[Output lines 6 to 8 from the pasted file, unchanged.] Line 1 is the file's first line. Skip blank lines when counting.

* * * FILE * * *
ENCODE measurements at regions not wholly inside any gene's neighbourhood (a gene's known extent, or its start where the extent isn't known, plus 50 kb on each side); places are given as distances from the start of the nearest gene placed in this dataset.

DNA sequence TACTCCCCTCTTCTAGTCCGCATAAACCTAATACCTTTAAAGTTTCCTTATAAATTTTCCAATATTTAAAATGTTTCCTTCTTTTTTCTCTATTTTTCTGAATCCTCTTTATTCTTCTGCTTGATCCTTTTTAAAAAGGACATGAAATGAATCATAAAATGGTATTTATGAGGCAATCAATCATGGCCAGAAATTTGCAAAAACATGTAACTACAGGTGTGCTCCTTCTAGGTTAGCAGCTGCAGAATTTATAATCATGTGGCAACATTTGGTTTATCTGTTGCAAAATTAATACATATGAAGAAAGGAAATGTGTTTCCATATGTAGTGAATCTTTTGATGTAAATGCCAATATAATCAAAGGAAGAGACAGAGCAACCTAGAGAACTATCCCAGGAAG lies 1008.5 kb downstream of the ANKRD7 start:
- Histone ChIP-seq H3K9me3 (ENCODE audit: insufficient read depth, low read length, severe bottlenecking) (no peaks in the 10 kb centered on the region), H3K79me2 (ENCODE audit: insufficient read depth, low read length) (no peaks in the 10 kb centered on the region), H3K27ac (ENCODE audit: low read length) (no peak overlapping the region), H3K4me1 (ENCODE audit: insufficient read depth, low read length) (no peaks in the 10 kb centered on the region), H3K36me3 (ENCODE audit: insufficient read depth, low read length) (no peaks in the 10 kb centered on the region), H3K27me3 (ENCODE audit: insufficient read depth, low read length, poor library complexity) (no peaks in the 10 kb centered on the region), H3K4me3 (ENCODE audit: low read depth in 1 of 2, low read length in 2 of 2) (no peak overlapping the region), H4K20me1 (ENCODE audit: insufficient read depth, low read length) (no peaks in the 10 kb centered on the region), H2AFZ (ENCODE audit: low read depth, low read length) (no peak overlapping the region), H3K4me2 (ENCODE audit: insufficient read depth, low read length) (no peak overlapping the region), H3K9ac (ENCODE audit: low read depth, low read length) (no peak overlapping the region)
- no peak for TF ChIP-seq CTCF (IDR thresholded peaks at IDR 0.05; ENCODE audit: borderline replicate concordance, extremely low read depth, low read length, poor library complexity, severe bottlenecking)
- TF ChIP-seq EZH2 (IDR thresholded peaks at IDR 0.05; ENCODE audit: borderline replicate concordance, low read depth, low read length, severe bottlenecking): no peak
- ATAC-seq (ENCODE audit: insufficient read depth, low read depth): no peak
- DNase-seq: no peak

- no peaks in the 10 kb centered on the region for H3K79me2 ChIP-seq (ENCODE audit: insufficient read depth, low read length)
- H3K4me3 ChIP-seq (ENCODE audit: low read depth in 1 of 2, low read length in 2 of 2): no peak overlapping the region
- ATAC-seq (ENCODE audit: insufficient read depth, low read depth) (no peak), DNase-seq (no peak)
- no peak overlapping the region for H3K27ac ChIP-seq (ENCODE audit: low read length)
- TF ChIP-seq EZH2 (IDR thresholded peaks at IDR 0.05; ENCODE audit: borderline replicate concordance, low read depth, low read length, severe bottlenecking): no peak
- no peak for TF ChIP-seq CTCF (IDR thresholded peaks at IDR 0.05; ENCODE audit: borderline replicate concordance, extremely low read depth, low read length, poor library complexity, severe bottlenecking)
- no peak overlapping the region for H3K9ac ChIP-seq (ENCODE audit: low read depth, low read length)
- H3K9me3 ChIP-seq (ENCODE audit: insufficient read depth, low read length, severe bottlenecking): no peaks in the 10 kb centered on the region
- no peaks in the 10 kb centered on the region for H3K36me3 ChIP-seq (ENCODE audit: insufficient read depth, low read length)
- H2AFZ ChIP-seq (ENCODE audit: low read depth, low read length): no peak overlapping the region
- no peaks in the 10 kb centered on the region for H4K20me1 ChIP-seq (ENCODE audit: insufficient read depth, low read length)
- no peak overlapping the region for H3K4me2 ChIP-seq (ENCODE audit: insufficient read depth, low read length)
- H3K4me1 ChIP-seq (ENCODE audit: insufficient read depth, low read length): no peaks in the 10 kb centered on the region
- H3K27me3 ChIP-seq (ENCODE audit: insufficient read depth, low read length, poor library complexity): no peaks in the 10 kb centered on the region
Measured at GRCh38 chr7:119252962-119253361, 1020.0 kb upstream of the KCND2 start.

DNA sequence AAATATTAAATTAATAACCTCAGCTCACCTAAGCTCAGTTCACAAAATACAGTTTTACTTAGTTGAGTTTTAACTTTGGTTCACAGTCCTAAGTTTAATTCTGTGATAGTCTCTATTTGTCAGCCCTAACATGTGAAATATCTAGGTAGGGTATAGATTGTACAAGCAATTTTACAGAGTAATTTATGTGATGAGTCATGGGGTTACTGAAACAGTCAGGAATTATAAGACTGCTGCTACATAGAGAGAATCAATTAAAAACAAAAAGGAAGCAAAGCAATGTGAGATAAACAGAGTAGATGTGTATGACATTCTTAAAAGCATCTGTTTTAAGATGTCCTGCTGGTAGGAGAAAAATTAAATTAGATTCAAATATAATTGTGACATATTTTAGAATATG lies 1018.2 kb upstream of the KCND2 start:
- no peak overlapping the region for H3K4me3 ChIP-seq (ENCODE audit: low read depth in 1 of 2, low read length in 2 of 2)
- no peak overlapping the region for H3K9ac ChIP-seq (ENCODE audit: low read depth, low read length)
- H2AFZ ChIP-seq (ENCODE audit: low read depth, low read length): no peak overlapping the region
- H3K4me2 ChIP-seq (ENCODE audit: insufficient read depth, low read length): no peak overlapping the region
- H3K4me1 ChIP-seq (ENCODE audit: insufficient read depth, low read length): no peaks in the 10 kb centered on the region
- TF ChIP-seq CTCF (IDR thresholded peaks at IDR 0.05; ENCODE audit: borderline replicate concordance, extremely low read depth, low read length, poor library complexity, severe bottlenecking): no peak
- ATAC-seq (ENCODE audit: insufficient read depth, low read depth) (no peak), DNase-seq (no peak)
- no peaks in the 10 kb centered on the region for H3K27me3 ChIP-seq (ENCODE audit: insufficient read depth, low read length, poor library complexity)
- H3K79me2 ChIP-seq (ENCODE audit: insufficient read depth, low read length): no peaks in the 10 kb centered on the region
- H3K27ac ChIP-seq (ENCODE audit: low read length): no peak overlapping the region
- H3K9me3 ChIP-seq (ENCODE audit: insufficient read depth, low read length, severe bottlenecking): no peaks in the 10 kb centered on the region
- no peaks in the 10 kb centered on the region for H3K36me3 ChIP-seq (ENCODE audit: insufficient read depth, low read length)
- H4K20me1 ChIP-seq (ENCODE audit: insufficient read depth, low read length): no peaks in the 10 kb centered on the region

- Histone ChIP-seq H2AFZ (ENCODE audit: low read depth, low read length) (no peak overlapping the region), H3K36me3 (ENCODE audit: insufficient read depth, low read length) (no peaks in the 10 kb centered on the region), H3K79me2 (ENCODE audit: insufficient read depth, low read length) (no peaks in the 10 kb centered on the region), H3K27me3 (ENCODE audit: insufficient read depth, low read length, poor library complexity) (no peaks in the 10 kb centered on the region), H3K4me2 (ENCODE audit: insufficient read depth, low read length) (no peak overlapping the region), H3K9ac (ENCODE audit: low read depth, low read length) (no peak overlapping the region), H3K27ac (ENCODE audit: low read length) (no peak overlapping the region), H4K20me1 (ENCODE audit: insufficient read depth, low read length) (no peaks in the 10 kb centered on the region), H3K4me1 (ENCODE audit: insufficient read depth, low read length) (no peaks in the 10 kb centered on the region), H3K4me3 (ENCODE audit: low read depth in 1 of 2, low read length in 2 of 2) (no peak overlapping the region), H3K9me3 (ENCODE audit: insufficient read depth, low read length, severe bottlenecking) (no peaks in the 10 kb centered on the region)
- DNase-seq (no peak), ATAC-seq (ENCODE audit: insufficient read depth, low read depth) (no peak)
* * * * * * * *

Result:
- ATAC-seq (ENCODE audit: insufficient read depth, low read depth): no peak
- DNase-seq: no peak

- no peaks in the 10 kb centered on the region for H3K79me2 ChIP-seq (ENCODE audit: insufficient read depth, low read length)